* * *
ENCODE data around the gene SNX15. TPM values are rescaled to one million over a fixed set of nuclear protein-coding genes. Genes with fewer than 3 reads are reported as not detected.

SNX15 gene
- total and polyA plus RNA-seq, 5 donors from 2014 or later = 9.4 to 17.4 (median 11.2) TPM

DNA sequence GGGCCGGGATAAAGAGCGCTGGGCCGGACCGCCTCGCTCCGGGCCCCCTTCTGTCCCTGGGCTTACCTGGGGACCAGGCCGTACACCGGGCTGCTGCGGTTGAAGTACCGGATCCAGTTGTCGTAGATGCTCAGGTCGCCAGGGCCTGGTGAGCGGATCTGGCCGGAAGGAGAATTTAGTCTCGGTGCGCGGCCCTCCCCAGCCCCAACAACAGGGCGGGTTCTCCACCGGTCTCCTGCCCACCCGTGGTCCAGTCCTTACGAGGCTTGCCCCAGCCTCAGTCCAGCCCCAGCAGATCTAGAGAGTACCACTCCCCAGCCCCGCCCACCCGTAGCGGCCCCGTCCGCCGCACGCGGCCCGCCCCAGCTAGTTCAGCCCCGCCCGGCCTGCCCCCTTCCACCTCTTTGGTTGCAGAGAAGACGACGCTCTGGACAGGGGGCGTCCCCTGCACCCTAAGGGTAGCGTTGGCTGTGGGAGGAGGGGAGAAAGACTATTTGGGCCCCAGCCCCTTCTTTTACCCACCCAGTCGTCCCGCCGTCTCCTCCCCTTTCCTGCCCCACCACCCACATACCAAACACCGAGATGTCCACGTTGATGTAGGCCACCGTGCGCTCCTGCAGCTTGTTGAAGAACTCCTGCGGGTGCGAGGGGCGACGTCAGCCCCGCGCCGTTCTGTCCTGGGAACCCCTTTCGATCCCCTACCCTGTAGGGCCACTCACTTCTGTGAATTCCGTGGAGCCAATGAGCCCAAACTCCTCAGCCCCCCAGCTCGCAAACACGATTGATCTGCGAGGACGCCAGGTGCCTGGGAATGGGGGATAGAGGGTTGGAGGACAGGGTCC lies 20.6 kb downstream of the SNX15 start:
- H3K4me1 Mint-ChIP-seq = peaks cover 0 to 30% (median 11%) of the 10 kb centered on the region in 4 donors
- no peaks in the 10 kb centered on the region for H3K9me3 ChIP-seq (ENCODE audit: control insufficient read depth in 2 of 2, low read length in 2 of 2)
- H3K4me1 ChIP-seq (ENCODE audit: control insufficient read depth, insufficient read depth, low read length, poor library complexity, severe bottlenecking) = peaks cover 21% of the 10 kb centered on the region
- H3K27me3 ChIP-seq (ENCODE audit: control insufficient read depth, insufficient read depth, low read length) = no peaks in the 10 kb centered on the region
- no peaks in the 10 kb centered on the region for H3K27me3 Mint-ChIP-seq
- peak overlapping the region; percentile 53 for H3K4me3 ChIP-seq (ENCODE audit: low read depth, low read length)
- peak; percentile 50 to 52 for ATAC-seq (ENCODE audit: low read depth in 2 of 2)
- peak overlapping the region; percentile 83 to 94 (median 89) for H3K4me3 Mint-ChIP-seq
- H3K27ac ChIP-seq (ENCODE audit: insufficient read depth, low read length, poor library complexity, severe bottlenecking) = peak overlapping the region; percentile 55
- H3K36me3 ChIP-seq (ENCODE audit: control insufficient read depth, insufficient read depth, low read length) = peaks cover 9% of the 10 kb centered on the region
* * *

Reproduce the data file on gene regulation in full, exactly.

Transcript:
ENCODE data around the gene SNX15. TPM values are rescaled to one million over a fixed set of nuclear protein-coding genes. Genes with fewer than 3 reads are reported as not detected.

SNX15 gene
- total and polyA plus RNA-seq, 5 donors from 2014 or later = 9.4 to 17.4 (median 11.2) TPM

DNA sequence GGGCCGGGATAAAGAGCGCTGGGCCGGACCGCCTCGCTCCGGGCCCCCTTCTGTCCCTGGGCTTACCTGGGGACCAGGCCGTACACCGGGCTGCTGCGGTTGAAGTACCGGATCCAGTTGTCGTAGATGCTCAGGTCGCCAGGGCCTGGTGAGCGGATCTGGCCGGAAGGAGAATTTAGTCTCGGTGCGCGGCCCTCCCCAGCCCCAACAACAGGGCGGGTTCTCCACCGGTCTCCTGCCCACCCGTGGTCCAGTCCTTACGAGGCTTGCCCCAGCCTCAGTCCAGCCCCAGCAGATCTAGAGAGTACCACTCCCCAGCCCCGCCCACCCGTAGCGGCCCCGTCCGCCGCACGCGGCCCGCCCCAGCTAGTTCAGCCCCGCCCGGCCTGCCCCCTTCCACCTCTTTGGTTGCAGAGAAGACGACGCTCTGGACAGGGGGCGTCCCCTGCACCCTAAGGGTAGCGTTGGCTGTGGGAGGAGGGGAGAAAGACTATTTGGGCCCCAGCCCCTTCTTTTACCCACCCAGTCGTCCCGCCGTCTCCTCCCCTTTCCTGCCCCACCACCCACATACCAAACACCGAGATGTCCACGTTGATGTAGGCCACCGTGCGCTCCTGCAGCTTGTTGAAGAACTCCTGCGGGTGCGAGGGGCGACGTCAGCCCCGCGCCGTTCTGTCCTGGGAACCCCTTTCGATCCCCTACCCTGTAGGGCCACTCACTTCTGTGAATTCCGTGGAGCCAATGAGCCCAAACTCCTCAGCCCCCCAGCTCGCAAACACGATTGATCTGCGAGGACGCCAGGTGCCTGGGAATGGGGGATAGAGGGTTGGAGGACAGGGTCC lies 20.6 kb downstream of the SNX15 start:
- H3K4me1 Mint-ChIP-seq = peaks cover 0 to 30% (median 11%) of the 10 kb centered on the region in 4 donors
- no peaks in the 10 kb centered on the region for H3K9me3 ChIP-seq (ENCODE audit: control insufficient read depth in 2 of 2, low read length in 2 of 2)
- H3K4me1 ChIP-seq (ENCODE audit: control insufficient read depth, insufficient read depth, low read length, poor library complexity, severe bottlenecking) = peaks cover 21% of the 10 kb centered on the region
- H3K27me3 ChIP-seq (ENCODE audit: control insufficient read depth, insufficient read depth, low read length) = no peaks in the 10 kb centered on the region
- no peaks in the 10 kb centered on the region for H3K27me3 Mint-ChIP-seq
- peak overlapping the region; percentile 53 for H3K4me3 ChIP-seq (ENCODE audit: low read depth, low read length)
- peak; percentile 50 to 52 for ATAC-seq (ENCODE audit: low read depth in 2 of 2)
- peak overlapping the region; percentile 83 to 94 (median 89) for H3K4me3 Mint-ChIP-seq
- H3K27ac ChIP-seq (ENCODE audit: insufficient read depth, low read length, poor library complexity, severe bottlenecking) = peak overlapping the region; percentile 55
- H3K36me3 ChIP-seq (ENCODE audit: control insufficient read depth, insufficient read depth, low read length) = peaks cover 9% of the 10 kb centered on the region